Front Royal, VA
June 6th 1862
I had to stop yesterday when the mail left.
To attempt to describe all the points of interest on our march would be an endless job. A general description of the face of the country will have to suffice.
At Manassas Junction the land lays level and continues so for about six or eight miles where it becomes undulating and the first range of the Blue Ridge shows in the distance. For three or four miles before entering Thoroughfare Gap the railroad curves around the foot of hills it would be hard to cut through. The Gap is very narrow there being scarcely room between the mountains for a wagon to pass by the railroad track. It widens rapidly on the western side and there is quite a settlement there. After passing this place we enter upon a fine rolling country which is bordered on the west by another and a higher ridge of mountains. These as well as those further west are cultivated to their extreme summit. Wheat fields are seen so high up that the clouds continually hang upon them.
Any number of small villages line the railroad but all the stores are closed and but few inhabitants are to be seen. The last ridge we pass is that in which Manassas Gap is situated and so sudden do we discover its beauties that we are almost bewildered by them. After passing through a cut so deep that the rocks seem to almost meet over head we step out to get a view of one of the prettiest mountain scenes I ever saw. The surface assumes its rolling character again this side of the Blue Ridge and gradually descends to the river where it is again nearly level but still partaking of an undulating nature. We have a large number of field pieces mounted on this bank of the river which will cover the retreat of the small force we have beyond, should they be driven in and prevent any force of the enemy from crossing.
If we fail to capture the most of the rebel force in the valley you may lay it to the quarrelling among the Generals. They all want to command this move and more than one mistake has occurred here from this cause. Gen Shields has the advance and leaves directions how he wants his reserves brought up to be within supporting distance. McDowell changes these directions and has a quarrel with Gen Ord.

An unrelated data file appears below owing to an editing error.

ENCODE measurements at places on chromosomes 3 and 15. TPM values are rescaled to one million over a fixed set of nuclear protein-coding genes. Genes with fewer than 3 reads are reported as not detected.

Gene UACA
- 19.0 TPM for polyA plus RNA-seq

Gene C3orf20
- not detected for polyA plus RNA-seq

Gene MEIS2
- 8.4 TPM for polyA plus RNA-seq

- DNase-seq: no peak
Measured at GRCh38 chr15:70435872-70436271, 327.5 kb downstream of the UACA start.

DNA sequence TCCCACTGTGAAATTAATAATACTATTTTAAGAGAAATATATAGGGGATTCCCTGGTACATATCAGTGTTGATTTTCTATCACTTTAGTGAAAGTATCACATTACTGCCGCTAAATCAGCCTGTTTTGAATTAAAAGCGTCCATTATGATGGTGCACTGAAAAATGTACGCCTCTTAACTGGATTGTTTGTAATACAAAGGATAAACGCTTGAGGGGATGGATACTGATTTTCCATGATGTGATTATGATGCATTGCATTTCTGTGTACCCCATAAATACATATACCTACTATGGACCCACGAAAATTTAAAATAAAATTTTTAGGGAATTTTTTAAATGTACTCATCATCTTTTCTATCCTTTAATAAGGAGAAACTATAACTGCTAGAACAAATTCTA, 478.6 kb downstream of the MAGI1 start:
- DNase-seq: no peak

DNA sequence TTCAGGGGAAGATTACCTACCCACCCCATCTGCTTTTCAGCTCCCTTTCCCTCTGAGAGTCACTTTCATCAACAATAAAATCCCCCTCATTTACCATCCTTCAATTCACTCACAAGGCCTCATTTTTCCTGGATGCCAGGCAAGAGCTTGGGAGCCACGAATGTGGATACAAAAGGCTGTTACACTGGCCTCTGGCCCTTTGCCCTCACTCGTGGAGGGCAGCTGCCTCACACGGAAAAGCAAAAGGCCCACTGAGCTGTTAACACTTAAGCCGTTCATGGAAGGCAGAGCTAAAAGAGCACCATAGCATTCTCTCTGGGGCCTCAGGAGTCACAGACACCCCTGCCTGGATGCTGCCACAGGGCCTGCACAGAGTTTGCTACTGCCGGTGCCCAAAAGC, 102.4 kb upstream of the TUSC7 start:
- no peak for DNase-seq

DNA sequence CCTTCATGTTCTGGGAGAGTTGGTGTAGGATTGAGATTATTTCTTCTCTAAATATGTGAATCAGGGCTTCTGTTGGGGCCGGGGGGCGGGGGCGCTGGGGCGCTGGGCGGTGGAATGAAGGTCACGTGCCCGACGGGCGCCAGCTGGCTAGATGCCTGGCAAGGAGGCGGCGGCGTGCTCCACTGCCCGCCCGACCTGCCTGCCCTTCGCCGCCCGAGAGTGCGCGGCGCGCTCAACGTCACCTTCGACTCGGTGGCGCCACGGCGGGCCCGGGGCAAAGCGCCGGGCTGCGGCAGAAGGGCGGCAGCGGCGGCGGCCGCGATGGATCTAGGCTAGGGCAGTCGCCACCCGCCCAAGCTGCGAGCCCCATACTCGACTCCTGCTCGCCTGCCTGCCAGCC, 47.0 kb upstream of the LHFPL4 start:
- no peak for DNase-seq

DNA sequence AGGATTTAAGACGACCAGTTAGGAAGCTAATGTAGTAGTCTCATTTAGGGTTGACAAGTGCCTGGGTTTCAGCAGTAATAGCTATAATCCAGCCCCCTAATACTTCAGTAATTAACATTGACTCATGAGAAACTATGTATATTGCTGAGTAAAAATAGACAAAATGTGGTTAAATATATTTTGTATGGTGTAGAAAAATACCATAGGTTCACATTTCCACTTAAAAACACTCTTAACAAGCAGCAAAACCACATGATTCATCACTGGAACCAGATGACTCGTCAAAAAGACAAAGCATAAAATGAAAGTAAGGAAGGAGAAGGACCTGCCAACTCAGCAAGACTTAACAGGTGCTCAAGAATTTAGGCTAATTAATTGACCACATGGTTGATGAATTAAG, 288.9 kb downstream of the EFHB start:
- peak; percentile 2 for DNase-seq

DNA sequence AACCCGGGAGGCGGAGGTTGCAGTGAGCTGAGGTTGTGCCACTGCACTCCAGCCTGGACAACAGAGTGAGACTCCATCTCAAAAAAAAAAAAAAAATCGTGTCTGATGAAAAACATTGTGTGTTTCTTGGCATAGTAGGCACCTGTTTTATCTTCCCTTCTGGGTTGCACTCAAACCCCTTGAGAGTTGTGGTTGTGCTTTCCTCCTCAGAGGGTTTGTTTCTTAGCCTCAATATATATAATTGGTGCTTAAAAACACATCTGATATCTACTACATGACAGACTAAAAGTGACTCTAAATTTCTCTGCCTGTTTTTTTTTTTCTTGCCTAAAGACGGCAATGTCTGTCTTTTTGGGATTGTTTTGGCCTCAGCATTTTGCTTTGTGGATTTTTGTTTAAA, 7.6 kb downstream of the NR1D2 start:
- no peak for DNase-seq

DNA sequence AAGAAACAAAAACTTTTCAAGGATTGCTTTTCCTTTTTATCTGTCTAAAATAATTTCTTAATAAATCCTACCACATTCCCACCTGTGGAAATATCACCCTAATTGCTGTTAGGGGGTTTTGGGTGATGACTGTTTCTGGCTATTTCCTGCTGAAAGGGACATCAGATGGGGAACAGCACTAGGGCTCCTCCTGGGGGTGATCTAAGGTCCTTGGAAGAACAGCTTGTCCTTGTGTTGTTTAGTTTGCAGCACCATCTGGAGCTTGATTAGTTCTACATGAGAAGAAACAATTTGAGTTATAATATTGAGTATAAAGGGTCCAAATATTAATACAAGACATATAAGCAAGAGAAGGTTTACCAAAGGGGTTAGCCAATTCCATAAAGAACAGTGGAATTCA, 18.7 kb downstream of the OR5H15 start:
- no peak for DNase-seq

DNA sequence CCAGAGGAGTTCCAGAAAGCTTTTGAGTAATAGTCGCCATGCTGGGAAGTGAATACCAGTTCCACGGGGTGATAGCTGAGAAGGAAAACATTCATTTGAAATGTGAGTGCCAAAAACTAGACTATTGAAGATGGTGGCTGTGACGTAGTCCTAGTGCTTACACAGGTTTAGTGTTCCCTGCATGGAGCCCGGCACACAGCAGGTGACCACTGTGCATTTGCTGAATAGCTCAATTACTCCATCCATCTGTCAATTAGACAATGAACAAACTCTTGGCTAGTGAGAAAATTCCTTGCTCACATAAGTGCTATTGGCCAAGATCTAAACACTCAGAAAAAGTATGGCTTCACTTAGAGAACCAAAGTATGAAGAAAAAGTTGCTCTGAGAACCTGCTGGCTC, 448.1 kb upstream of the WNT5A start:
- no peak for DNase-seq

When McDowell first joined us, he rode by while our brigade was at a rest, many of the boys made a break for the roadside to see who was coming when it was shouted all down the line "Come back, its only McDowell" and he must have heard it at least a hundred times. The next day (the 2d) while we were waiting in the field here Gen Shields rode by his arm in a sling and a pleasant smile on his face. As he rode by Brigade after Brigade filled the air with the heartiest cheers. It was the most hearty reception I ever heard. He was then on his way to cut off Jackson who had gone with a small force toward Shansburg. Within fifteen minutes after Shields has passed and before the cheers had died away in the distance Gen McDowell and staff rode by and another rush was made for the fence when the same shout was heard again that had greeted him before "Come back, its only McDowell". Not a cheer was raised and the over-bearing general rode by in silence which must have cut him after witnessing the ovation tendered Gen Shields an officer under his command.
Three soldiers were drowned in the river today. They were crossing in a boat which capsized.